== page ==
It’s certainly valid to try doing something differently if that works better in your life, but you are already acceptable, even as you are “messing up” or being flawed. Too many people are waiting until they achieve perfection to love themselves, and they will wait forever.
It can be invigorating to strive for excellence, but “the perfect is the enemy of the good.” This means that you may end up doing nothing at all if you can’t do it perfectly (which no one can).
#6: I have the right to follow my own values and standards.
You are allowed to wear clothes that others think are too childish, too weird, too sexy, or too boring. It’s really none of their business. It is your choice if you want to eat vegetarian food or to include meat. It’s not wrong to have sex or to completely abstain. YOU choose. If you want to go to church, that’s your business. If you want to not go to church, that is also your business. If you want to be a parent, great! If you want to be child-free, great! You don’t have to legalistically justify your values to someone else.
#7: I have the right to say no to anything when I feel I am not ready, it is unsafe, or it violates my values.
You are allowed to say no when you need to! (See #2.)
#8: I have the right to determine my own priorities.
No one else can live your life for you. It’s not a trial run. Prioritize what is really important to you, which may not be what your friends, parents, or society expect. They get their own turn. This is yours!
#9: I have the right *not* to be responsible for others’ behaviors, actions, feelings, or problems.
This one is tricky. People misinterpret it to mean that it must be fine to be selfish and you should not care how you treat others or how they are affected by you. That is not what it means.
It does mean that you are allowed to take your own side. You are allowed to take care of yourself, physically and mentally. You do not have to set yourself on fire to keep others warm.
It means that ultimately you cannot control how others respond to you. For example, if you are “walking on eggshells” trying not to upset someone, then at some level you believe you can (and must) manage their feelings — to make things okay for them.
It means that if someone is abusive to you, you did not “cause” it, because you are not responsible for others’ behaviors — they are. It means that you don’t have to keep rescuing someone, especially from problems they create, because you are not responsible for their problems.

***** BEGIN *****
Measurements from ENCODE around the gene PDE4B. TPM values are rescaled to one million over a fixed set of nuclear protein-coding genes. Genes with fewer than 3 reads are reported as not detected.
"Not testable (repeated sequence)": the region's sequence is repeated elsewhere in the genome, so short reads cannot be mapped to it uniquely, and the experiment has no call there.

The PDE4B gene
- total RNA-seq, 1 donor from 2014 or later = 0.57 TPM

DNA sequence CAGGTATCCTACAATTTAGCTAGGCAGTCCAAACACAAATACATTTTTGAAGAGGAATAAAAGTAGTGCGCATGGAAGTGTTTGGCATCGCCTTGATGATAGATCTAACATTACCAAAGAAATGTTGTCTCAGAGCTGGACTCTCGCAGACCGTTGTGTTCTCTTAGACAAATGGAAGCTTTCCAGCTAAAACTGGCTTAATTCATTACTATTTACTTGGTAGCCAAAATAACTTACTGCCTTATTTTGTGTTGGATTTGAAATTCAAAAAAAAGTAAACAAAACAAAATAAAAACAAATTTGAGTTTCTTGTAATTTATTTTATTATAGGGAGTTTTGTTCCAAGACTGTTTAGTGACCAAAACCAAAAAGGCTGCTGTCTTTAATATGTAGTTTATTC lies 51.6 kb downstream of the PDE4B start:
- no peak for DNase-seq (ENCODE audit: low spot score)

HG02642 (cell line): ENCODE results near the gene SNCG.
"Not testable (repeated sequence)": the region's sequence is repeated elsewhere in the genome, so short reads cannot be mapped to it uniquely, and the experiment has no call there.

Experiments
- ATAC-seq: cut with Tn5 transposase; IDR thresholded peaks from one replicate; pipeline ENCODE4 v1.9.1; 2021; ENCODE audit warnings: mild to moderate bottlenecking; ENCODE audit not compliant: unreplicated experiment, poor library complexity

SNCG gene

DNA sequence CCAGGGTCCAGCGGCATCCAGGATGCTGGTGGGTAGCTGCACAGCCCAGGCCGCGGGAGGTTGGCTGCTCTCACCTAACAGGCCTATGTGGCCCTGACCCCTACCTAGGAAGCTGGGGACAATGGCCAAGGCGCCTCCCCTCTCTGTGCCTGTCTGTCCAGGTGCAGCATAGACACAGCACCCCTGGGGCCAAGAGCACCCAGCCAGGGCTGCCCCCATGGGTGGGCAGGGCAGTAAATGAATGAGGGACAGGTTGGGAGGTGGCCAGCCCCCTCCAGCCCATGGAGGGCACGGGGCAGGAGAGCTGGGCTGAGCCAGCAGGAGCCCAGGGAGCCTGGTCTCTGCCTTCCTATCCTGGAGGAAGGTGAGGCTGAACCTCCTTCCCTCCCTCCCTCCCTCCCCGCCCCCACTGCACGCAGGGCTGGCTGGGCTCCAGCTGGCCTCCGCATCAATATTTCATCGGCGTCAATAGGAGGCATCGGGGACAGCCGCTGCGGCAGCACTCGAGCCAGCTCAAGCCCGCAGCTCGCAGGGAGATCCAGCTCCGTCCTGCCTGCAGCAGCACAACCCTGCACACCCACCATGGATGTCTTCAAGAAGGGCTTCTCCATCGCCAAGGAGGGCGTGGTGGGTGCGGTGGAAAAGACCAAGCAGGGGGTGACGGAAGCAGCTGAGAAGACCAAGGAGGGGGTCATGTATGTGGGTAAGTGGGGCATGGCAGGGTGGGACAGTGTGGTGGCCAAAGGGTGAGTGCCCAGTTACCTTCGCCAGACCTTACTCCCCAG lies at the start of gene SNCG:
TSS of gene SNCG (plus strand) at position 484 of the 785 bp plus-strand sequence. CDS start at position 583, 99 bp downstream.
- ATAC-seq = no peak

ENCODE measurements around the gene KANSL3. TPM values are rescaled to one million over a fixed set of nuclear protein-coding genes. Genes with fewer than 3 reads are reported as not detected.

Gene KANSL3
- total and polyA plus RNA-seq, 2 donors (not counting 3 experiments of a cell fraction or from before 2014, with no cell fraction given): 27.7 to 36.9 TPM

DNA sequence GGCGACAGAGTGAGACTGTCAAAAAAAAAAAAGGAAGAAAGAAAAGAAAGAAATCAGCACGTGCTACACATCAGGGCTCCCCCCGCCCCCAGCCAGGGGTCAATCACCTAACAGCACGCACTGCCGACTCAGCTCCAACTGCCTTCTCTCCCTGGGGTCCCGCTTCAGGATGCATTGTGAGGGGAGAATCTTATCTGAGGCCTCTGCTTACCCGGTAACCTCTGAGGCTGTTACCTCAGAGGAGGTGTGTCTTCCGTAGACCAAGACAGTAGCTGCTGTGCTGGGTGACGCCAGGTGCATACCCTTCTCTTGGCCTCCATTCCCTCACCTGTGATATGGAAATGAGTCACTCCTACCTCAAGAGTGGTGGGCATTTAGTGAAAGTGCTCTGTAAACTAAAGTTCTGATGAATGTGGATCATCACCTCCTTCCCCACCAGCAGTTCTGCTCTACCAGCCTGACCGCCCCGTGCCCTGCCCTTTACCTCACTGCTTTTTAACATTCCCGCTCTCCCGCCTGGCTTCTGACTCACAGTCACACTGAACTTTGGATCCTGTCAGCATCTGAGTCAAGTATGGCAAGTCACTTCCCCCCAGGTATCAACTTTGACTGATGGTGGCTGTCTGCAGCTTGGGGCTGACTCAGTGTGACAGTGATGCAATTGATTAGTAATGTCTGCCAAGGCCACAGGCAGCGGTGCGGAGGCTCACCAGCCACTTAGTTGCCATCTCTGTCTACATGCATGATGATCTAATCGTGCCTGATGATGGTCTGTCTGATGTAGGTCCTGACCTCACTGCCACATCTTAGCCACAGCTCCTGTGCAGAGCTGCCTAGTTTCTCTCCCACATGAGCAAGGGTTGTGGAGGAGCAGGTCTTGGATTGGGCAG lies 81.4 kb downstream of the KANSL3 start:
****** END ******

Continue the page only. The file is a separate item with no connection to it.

The reverse is also true! If someone is hurtful to you, you are the one responsible for protecting your feelings from further injury, whether by telling the person to change how they treat you, or by ceasing to interact with them (insofar as that is possible) if they do not.
#10: I have the right to expect honesty from others.
A relationship without honesty is not a relationship, but rather a one-sided experience for each partner.
#11: I have the right to be angry at someone I love.
Too often people imagine that love and anger are incompatible. But we can hold many contrasting feelings at once! If someone hurts or disappoints you, it’s natural to feel angry. We don’t want to express anger in an abusive way, but feeling and expressing anger is to be expected.
#12: I have the right to be uniquely myself.
“Wanting to be someone else is a waste of the person you are.” Your individuality is to be celebrated. That doesn’t mean others are wrong to be who they are. It means that you get to be anything from “boring” to “weird” if it makes you happy and fulfilled (and so do others!)
#13: I have the right to feel scared and say “I feel afraid.”
Feelings are not wrong in and of themselves. No one can tell you that you “shouldn’t” feel afraid (not even you). You do not deserve to be mocked into ignoring your vulnerability or your wish to be careful, even if your fear is not based on a reasonable threat.
#14: I have the right to say “I don’t know.”
You don’t need to be pressured into making a decision when you are unsure. And you can’t be expected to know everything — no one knows everything! It’s reasonable to take the time to figure out what you don’t know.
#15: I have the right not to give excuses or reasons for my behavior.
If you want to explain to someone, you certainly may. But too often people feel they *must* come up with scrupulous, legalistic, unbreakable explanations for everything they do.
Who are you allowing to judge you? You don’t have to put yourself one-down to someone else’s judgment. After all, you don’t judge them and argue every little thing they do, right?
#16: I have the right to make decisions based on my feelings.
Pssst! Here’s the big secret: ALL (yes, ALL!) decisions are based on feelings. Someone who tells you otherwise is not very self-aware, and they are rationalizing their own (feelings-based) decisions in hindsight.
What about logic? What about rationality?
Yes, we want people to be rational and to be logical. That’s the best way to get the outcome you want… and “want” is a feeling. Without feelings, there is no reason to do anything at all. You are not an automaton, nor is anyone else. Logic incorporates rationality AND feelings in deciding your path. If you believe something will make you happy and you know (rationally) how to do it, then logic says “try doing that thing.”